Hitting bin Laden in the wallet not easy

Previous U.S. efforts to find, block his money were unsuccessful

Some cash moves in suitcases

Terrorism Strikes America

The Response

September 25, 2001|By Mark Matthews | Mark Matthews,SUN NATIONAL STAFF

WASHINGTON - In trying to cut off the money supply of Osama bin Laden and his terrorist network, the Bush administration is embarking on a route strewn with obstacles and marked by past failure.

Right now, no one seems to have a clear idea how much money bin Laden has, let alone where he keeps it.

His personal fortune has been estimated at $2 million to $300 million, and he and his associates have started and closed enterprises in a number of countries in the Middle East, Africa and Europe.

Previous efforts to block the flow of money to bin Laden's network have been unsuccessful.

Most notably, the United States and the United Nations tried but failed to trace and freeze his assets after the 1998 U.S. embassy bombings in Kenya and Tanzania. The United States has indicted him for both attacks.

The extent of the challenge is illustrated by the 27 bin Laden-linked people, groups and companies whose U.S. assets were frozen yesterday by President Bush.

They include a front company in Germany; charities in Pakistan and the United Arab Emirates; and operatives and associated groups in Pakistan, Algeria, the Philippines, Lebanon, Libya, Somalia, Egypt and Yemen.

These groups have abundant methods to move money around. U.S. law enforcement agencies have been frustrated for years in trying to trace and seize the vast profits laundered by drug kingpins through an archipelago of offshore tax havens in the Caribbean, Europe and elsewhere that invite illicit wealth with their bank-secrecy laws.

"We haven't had enough law enforcement personnel or coordination to effectively trace assets for either terrorism or transnational crime," said Louise Shelley, a professor at American University who specializes in international crime.

Crackdown proposals

Critics note that U.S. Treasury Secretary Paul H. O'Neill has been reluctant to back proposals by the Organization for Economic Cooperation and Development that would crack down on the tax havens.

The administration's position "makes it more difficult for an international regulatory regime to operate," Shelley said.

The Clinton administration had enthusiastically supported the OECD initiative.

However, O'Neill, under pressure from Republican conservatives in Congress, complained that it was "overly broad" and said the United States would oppose forcing sovereign countries to abandon their tax policies.

In June, a compromise was reached under which tax havens would have to provide information on specific individuals accused of crimes, or face sanctions from the OECD, an organization of 30 major industrial countries.

But implementation was pushed back to 2003.

The executive order signed by Bush yesterday gives U.S. authorities a powerful new tool to gain cooperation from foreign banks.

If they fail to freeze assets held by bin Laden or his associates, or fail to help with the U.S.-led investigation into the World Trade Center and Pentagon attacks, the Treasury Department has been empowered by Bush to block their crucial relationships with U.S. banks.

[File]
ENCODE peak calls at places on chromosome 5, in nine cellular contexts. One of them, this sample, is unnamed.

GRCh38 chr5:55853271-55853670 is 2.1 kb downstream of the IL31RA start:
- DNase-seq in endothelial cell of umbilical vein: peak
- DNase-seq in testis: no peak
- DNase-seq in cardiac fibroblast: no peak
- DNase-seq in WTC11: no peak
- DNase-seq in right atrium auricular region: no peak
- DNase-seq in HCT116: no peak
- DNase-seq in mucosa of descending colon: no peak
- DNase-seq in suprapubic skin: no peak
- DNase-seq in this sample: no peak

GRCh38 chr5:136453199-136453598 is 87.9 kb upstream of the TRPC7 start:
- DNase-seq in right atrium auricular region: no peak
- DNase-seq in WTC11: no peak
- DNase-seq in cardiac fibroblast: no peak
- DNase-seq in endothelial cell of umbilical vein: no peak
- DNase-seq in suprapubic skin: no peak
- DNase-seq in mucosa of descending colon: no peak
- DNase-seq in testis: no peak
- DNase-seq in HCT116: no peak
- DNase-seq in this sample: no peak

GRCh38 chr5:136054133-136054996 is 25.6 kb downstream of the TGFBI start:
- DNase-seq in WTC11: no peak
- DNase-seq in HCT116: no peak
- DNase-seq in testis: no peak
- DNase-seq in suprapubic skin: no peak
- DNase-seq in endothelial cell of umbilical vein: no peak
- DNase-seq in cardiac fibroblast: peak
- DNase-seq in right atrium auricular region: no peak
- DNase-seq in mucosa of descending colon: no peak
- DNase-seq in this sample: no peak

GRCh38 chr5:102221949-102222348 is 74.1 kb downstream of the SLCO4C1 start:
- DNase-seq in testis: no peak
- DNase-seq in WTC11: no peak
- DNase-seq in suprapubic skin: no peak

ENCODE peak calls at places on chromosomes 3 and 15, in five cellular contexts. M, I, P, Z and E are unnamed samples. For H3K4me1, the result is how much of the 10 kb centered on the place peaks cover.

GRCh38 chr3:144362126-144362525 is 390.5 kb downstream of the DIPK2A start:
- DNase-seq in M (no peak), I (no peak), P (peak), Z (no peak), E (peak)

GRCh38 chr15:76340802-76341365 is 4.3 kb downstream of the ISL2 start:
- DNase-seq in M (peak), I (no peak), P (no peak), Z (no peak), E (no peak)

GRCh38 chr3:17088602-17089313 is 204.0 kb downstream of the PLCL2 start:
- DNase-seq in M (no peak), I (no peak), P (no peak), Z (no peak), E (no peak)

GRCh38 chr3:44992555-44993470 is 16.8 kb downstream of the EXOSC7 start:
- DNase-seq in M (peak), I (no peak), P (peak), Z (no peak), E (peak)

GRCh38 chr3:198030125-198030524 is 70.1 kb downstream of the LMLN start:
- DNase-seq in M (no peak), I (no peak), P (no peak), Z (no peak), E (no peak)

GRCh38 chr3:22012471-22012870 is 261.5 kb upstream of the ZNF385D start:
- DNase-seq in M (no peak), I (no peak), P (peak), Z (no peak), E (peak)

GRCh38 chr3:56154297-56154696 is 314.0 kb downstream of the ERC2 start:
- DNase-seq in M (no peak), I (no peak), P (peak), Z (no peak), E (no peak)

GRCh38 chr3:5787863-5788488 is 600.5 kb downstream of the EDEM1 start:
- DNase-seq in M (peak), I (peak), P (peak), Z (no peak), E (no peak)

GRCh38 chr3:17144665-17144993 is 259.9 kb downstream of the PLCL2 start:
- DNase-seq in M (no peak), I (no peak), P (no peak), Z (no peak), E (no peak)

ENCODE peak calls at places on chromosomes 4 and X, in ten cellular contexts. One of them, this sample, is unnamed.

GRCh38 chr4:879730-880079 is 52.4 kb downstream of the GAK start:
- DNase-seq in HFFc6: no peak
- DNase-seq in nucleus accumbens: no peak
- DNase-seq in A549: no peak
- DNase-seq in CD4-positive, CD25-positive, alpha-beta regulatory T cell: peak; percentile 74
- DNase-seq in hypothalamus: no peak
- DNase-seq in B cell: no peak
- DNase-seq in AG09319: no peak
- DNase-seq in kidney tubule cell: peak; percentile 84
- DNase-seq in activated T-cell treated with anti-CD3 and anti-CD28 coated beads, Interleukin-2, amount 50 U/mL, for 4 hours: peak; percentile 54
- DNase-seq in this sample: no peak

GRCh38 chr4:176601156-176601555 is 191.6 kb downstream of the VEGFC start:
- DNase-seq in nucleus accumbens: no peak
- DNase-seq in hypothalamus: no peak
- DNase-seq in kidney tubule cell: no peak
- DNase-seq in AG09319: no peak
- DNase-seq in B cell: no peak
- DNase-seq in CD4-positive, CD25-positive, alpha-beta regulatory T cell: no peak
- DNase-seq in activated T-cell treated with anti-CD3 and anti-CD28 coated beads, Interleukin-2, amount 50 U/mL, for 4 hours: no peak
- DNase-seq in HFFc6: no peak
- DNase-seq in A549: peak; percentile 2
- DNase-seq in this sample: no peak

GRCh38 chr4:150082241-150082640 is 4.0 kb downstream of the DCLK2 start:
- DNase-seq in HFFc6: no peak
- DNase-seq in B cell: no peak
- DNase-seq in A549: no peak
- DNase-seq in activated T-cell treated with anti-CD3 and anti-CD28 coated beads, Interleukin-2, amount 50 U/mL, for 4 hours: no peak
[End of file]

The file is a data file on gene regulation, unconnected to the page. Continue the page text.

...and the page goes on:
Such relationships are necessary in order to make wire transfers in dollars, the currency in which most international commercial transactions are conducted.

"This is hugely important," said Jack A. Blum, a Washington lawyer who specialized in laundering and international drug trafficking as a Senate aide.

"We've never done it in the drug area."

Foreign bank moves

Anticipating action such as Bush took yesterday, Sen. Carl Levin, the Michigan Democrat, has proposed legislation that would prevent foreign banks from using other institutions to get around the U.S. order.

In the past, U.S. administrations have avoided taking aggressive measures against foreign banks for fear of disrupting the international financial system.

Even more draconian measures than those authorized by Bush are possible if foreign banks fail to comply, said a knowledgeable former U.S. official who spoke on condition of anonymity: using covert agents to disrupt the bank accounts internally.

But banks are far from the only way that money can be moved. Many people unable or unwilling to wire-transfer money through banks use an underground banking system known as "hawala."

Under this system, someone wanting to make a payment overseas can deposit money with a storefront company in, for example, the United States.

This small company then contacts an affiliated firm in another country, which makes the desired payment.

No wire transfer has occurred. The transaction can be conducted by e-mail. For this method to work, trust between the two firms is paramount.

Terrorists are also known to move money by the least complex method of all: cash in suitcases.

Blum says the measures announced by Bush amount to "a first step that we have to take to trap the money."

"Will it solve the problem?" he asked. "I don't think so."

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